Many people define success in different ways: A good setup, starting on time, a sold out show or more. Industry success if often defined by the amount of awards that someone has won, which internationally acclaimed band they are touring with, or by that bright and shinny new equipment they can afford. Obviously, there are hundreds of ways to define success and just as many that could be used to call something failure.
Recently, when working with a student staff member they told me all they wanted was for one show to go perfectly right, exactly as planned. That idea intrigued me, mostly because I never really thought about it that way, so I asked for them to share more with me. I learned that their desire was to never have to go back and change or fix something. They wanted to set the mics in the exact right spot, get the monitor mixes perfect during soundcheck, and have the entire system plug and play properly so nothing ever needs to be traced back for corrections. I do find value in that idea, but I think it is impossible. Now people who know me know that I don’t think of many things as impossible. There is always an option or a work around to get something done. However, with the nature of the business and the nature of a young and learning staff team one must realize that it is impossible to have everything go exactly right the first time around. Why is that? My guess is human nature and how communication works and the fact that people change their minds all the time.
On the other hand as I define the success of the staff I have to keep in mind that normally 50% of this staff team has never touched an XLR cable before they joined the team while the others are learning to watch for the details, keep track of timing, and teaching the new staff; also that most staff member’s only get three years in staff before they graduate. Everyone’s on a steep learning curve and to master it all in a short period of time is impossible.
This is where I challenged that staff member to change their frame of mind. Redefine what success in an event looks like. Change the impossible into something achievable and value the successes that come with each event – find the bright side. Success for a staff team like this is a moving target. Each person is working towards their individual goals, and each individual is working within the team to achieve the teams goals. The team goals cover the broader picture like having the PA plugged in and tuned early so soundcheck can occur when the artist is ready, packing the cases properly and checking off the pack list so they don’t have to run back for missing equipment, leading the team, and being able to make adjustments on the fly as things always change.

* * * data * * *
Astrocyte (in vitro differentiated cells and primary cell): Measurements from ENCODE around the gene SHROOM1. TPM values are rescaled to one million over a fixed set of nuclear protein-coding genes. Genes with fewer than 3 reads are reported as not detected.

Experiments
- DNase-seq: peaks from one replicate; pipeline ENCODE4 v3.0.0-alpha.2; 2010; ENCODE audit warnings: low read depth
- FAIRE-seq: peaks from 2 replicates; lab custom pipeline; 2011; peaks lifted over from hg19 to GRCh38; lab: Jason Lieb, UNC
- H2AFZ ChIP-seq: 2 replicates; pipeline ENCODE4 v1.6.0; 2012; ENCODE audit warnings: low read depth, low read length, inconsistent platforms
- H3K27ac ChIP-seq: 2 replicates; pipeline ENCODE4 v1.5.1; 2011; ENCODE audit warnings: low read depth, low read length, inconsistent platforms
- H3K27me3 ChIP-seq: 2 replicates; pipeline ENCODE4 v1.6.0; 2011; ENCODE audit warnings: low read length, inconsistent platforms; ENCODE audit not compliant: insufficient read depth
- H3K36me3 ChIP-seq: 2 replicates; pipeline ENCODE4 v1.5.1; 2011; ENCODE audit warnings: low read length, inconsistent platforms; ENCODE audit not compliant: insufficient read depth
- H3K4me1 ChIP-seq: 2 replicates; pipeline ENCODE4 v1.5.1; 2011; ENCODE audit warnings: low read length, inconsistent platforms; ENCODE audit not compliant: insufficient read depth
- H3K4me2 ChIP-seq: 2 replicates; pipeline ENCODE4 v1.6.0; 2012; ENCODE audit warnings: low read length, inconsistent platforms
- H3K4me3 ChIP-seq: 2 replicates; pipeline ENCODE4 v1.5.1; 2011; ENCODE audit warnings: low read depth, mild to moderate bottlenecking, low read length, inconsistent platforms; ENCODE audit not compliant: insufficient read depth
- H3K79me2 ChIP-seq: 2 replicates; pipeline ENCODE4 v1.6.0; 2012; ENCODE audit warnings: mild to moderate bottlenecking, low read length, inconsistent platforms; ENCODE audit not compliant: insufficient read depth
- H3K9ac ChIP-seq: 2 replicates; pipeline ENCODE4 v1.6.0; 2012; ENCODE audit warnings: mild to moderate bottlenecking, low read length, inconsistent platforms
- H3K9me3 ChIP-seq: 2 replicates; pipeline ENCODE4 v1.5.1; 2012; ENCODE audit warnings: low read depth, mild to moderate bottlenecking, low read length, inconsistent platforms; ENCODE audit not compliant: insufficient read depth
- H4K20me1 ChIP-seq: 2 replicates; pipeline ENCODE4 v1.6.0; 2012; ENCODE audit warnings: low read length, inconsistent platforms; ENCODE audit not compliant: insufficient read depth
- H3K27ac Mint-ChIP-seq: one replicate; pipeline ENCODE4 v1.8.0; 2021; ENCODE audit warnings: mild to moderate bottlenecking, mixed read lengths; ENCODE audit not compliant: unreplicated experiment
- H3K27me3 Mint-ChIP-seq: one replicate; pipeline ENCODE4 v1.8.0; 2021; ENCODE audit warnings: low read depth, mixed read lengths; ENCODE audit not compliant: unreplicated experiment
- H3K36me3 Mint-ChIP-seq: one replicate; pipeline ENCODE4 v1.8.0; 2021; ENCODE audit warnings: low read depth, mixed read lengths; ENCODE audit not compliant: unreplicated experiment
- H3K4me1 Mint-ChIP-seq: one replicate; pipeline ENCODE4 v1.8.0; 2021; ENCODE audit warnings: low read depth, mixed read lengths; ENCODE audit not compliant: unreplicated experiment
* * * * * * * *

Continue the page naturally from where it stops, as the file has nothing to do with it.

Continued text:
I define success as someone on the team learning something new or showing that they learned from their mistake by doing it right the next time. They have grown and are able to take on larger events with more independence. They can setup and fully troubleshoot the night taking care of concerns as needed. Success is demonstrated by someone being able to think through the situation with all the variables and make the right decisions that result in a great event.
I look at success as a bigger picture. I find my success in the growth the staff has, the increase in services we can offer and by watching each team member going from never wrapping a cable right to leading the entire team during one of our large event setups. For some these changes may seem be too small and take too long to see the results. For me it’s about the bigger picture. The small successes here will lead to these students’ larger successes in the future. For me it is all about what is next for these staff members. I find my success in the education and training can I provide them so they become valuable employees for their next position.
How do you find success? Are you looking for the impossible to define your success or do you celebrate the short-term wins? You may not have a staff where you can see their successes like me, but there are many ways to see individual successes. Success can be recognized by seeing your growth from small shows to larger ones, gaining more leadership within and during the event, or by increasing your knowledge of the board you’re using that night. There are many ways to define success, define yours by setting some goals that are achievable quickly and others that might take more time and work towards those goals. Instead of striving for perfect, strive for successful. Either way if you’re a veteran in the industry or someone just starting out, think back to when you started and where you are now. Think of all of those successes that occurred overtime, define what they mean to you and continue to strive to be more successful; not perfect.
Heather Holm is the Event Support Coordinator at the University of Wisconsin La Crosse. Her job requires her to be a jack-of-all-trades (Audio technician, venue manager, teacher, safety manager, supervisor, lighting designer and so much more). She loves live sound the most – and says “there is nothing like firing up the PA for the first time”.